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Is the Obama administration hoping for regime change in Iran?

All the chatter online is about the Cheney-Biden Sunday talkshow dustup, which was heavy on drama and light on news.

But the real story today is what the U.S. national security advisor, Gen.  James L. Jones, said:

“We are about to add to that regime’s difficulties, by engineering, participating in very tough sanctions,” Jones said in an interview on “Fox News Sunday.” Combined with internal dissent, the sanctions “could trigger regime change,” he said.

First, let's get one thing straight: There will be no tough sanctions. As FP's Colum Lynch has reported, China doesn't even have a go-to Iran hand right now, and has shown little interest in damaging relations with a country that supplies 11 percent of its oil imports. Beijing will see to it that whatever sanctions do pass the U.N. Security Council are toothless, as the Chinese have done on all previous occasions. They'll give just enough to allow the Obama administration to say it passed something, while wringing concessions out of Washington that we may never know about.

Second, whatever fresh U.N. sanctions do pass will not "trigger regime change," and I hope the White House doesn't really believe that. Yes, Iran's economy has real problems, and President Mahmoud Ahmadinejad is being criticized for them. There's a danger, though, that new sanctions will only allow him to blame his screwups on the West without forcing his government to cry uncle on the nuclear issue. After all, we're talking about a regime whose founding ideology is built on isolation in the world and standing up to the "global arrogance." Sanctions, for Iran's hard-line leaders, are the diplomatic equivalent of throwing Br'er Rabbit in the briar patch.

The most optimistic scenario that I can come up with, realistically speaking, is that there's going to be a lot going on behind the scenes -- the kind of economic warfare waged by the Treasury Department's Stuart Levey, for instance, will scare off a good number of potential investors in Iran's overt economy. Some European countries, like France, will do their part. And meanwhile, continued sabotage operations (much of it through doing things like setting up dummy companies to sell Iran faulty nuclear-related equipment) will keep Iran's scientists from making any major breakthroughs. Hopefully, oil prices won't climb too high and over time the opposition will be able to build in strength. But regime change is a long-term hope, not a plan.

UPDATE: Secretary of State Hillary Clinton's rhetoric has shifted, too. Speaking in Doha, Qatar, she said Iran is "moving towards a military dictatorship" as the Revolutionary Guards assume ever more power. She's right, by the way. But I don't think sanctions will work, and Clinton is about to get an earful from Saudi Arabia's King Abdullah about the flailing Israeli-Palestinian peace process. Stay tuned.

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Israel-Palestine: nothing works

For all the grief I gave Andrew Sullivan the other day, I have to admit: He's the unquestioned master of his medium. In the days since Leon Wieseltier's hit piece, Sully has curated a wide-ranging debate about himself and the thorny subject of Israel, and it's made for pretty good reading.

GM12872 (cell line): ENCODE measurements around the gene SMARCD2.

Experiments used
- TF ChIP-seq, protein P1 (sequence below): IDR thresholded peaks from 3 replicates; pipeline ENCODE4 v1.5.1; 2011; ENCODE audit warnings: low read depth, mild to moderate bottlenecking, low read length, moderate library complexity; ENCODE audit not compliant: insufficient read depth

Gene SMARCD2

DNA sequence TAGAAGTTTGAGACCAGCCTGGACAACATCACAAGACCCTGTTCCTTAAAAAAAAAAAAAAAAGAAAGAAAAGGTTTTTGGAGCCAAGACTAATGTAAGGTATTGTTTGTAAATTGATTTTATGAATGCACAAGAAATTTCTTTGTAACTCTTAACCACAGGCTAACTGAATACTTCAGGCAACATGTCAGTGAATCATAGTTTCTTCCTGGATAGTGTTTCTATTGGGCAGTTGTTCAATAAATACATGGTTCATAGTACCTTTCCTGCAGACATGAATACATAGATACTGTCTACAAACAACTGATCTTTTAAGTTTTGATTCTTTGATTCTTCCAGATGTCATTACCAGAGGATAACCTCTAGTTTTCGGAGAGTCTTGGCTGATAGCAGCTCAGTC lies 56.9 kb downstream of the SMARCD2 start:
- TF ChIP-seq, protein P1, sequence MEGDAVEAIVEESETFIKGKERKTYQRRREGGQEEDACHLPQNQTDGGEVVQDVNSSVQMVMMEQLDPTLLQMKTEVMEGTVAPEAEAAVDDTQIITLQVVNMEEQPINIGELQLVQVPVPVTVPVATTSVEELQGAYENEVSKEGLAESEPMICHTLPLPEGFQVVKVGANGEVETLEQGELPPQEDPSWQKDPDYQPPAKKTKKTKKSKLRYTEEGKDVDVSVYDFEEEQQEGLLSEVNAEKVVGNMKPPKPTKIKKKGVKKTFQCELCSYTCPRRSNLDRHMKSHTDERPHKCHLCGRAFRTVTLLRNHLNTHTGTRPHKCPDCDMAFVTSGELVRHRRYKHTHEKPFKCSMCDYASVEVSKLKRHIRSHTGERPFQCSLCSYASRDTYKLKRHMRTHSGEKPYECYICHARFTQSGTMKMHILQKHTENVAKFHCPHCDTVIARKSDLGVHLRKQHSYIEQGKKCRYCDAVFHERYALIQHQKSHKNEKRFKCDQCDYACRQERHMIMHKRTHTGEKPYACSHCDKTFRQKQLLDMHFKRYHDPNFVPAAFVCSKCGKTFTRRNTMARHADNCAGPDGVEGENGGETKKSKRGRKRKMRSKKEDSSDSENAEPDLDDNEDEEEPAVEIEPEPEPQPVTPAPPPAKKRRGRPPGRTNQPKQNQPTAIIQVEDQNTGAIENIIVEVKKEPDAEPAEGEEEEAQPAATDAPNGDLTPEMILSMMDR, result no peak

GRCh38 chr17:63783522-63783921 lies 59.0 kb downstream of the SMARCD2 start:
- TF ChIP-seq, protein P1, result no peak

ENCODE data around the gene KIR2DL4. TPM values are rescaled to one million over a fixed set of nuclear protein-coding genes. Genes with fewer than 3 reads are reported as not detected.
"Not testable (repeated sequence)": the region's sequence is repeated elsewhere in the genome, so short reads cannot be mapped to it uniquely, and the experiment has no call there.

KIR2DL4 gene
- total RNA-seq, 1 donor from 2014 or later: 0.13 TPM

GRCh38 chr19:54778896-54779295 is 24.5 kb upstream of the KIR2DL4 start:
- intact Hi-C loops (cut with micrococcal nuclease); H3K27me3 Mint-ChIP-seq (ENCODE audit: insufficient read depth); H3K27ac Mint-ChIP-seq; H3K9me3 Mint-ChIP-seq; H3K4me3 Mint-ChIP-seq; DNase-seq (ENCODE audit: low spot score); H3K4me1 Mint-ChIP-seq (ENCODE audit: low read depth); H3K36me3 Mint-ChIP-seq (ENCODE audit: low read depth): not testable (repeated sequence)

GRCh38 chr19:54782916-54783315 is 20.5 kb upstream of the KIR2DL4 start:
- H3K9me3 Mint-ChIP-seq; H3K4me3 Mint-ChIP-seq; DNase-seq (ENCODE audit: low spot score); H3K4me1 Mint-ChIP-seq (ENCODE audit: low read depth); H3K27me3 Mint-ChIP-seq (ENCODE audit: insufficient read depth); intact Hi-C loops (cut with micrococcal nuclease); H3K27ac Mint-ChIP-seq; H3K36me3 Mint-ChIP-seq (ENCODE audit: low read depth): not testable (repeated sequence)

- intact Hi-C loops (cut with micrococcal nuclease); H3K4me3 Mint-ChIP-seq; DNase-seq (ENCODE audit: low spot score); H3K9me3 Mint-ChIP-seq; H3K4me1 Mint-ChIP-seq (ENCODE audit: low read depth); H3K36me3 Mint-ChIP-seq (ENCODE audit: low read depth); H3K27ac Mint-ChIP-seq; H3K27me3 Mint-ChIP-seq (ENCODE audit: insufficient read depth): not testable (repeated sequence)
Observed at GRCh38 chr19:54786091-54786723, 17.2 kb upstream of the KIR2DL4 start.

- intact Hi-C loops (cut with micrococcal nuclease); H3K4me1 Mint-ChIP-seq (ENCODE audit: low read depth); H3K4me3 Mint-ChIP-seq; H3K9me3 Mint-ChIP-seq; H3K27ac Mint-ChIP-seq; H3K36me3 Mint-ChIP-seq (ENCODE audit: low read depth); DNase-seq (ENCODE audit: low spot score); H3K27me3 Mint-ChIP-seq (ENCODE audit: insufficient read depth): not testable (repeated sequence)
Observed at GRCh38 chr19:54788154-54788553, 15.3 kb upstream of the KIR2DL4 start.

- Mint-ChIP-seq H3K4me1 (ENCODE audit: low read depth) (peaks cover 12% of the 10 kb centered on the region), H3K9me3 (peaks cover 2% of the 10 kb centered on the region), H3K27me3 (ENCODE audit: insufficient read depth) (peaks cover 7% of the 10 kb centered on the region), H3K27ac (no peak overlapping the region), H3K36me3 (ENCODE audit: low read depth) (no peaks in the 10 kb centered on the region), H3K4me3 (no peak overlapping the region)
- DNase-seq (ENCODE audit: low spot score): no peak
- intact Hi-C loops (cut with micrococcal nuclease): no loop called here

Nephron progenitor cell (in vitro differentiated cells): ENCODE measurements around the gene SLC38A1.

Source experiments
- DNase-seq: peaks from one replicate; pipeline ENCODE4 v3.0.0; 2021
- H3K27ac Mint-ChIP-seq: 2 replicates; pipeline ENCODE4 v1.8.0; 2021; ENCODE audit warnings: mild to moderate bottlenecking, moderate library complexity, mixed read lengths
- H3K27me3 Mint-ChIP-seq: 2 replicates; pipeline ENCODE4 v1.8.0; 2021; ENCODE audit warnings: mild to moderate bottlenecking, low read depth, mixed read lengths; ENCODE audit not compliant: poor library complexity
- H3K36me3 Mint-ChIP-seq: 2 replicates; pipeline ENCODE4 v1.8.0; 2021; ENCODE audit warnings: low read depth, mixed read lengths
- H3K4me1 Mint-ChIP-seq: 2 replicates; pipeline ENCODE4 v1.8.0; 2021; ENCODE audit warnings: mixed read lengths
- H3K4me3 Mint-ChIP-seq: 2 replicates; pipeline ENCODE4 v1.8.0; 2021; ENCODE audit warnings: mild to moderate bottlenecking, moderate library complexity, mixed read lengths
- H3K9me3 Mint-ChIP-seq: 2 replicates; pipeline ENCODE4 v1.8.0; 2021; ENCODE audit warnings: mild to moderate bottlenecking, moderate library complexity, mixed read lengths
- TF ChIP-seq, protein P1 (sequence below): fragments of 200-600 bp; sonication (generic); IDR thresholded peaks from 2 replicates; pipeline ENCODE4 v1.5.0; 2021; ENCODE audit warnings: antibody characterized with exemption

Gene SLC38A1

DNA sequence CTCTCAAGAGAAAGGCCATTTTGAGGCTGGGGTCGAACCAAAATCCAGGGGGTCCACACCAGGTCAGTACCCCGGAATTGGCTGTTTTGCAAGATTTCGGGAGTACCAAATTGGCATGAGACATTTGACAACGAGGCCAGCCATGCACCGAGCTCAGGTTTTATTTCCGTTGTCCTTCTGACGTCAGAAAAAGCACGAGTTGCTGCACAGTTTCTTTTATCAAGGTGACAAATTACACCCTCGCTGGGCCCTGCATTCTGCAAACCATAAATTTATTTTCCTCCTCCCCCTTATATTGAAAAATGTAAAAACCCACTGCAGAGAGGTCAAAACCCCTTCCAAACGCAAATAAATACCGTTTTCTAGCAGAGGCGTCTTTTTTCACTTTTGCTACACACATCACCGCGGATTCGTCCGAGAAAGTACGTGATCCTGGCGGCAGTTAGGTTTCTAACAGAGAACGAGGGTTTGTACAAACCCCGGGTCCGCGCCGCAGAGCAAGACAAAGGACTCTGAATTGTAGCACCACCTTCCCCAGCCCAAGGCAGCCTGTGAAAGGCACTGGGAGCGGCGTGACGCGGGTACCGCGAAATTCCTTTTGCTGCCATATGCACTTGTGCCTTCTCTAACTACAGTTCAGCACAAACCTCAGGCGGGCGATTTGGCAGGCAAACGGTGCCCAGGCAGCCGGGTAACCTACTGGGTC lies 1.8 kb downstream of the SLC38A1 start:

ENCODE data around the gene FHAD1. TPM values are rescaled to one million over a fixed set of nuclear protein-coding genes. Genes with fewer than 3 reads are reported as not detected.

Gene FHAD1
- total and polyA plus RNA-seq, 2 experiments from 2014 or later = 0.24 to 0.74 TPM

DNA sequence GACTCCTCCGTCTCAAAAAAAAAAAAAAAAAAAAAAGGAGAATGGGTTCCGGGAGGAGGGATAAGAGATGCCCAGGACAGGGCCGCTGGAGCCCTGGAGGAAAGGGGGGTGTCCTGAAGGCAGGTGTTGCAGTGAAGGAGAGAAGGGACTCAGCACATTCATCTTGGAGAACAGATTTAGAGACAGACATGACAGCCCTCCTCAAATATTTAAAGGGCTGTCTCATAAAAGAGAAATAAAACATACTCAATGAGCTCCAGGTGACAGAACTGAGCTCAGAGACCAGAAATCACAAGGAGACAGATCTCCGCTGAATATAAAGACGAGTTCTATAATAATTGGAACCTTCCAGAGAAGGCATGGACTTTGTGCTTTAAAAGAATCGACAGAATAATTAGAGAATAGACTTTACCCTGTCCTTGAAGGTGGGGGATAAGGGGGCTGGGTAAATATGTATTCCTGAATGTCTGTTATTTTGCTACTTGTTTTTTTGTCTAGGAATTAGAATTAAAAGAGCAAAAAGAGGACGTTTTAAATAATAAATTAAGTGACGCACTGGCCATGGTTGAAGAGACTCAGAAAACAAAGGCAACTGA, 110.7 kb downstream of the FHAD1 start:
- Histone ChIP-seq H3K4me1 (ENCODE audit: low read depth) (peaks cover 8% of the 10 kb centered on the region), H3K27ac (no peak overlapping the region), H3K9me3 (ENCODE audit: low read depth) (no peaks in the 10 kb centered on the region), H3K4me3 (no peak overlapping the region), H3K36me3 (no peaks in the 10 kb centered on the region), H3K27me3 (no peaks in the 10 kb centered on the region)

Still, some nuance would be helpful. Here, for instance, is a point I partly agree with:

I believe, after the last year, that it is in the interests of the United States to use serious leverage to get Israel to get serious about ending settlement construction permanently and beginning the dismantling and removal of these impediments to any serious progress in the region.

The settlements are a real problem. But I have grave doubts, especially after what has transpired in 2009, that allowing them to become the focus of negotiations is helpful. Instead of backing Benjamin Netanyahu into a corner and making Israelis fear for the future of their alliance with the United States, the issue got his hackles up and let his allies paint Obama as pro-Arab to an already suspicious Israeli public. And instead of buying goodwill from the Palestinians, it made them grow intransigent in the hopes of pocketing a more substantial settlement freeze. A lot has changed since the 1990s, notably the Israeli public's lurch rightward and the Hamas takeover of Gaza. Our analysis of the situation needs to change, too. (One thing that hasn't changed: AIPAC still gets what it wants in Congress.)

Maybe, as some have suggested, it would be better to forget about a lasting peace for now and go for a  cease-fire in the hopes that moderates on both sides would gain strength over time. Another approach might be to focus on improving the lives of Palestinians and avoid the kind of high-stakes diplomacy that has tripped up all efforts to date. Maybe.

Here's the thing about Israeli-Palestinian peace, though: Nothing works. We can try to draw lessons from past agreements, like the 1978 Egypt-Israel accords at Camp David, the 1994 Jordan-Israel peace deal, or the various interim agreements between Israel and the Palestinians that ultimately led nowhere in the 1990s. But none of them prove anything about a final-status deal over the West Bank and Gaza. For Israelis and Palestinians, things that sound stupid to most of us -- like fighting over flower pots and patches of infertile desert -- are a matter of life and death. All this makes the ins and outs of this conflict endlessly debateable, but also maddeningly difficult to solve.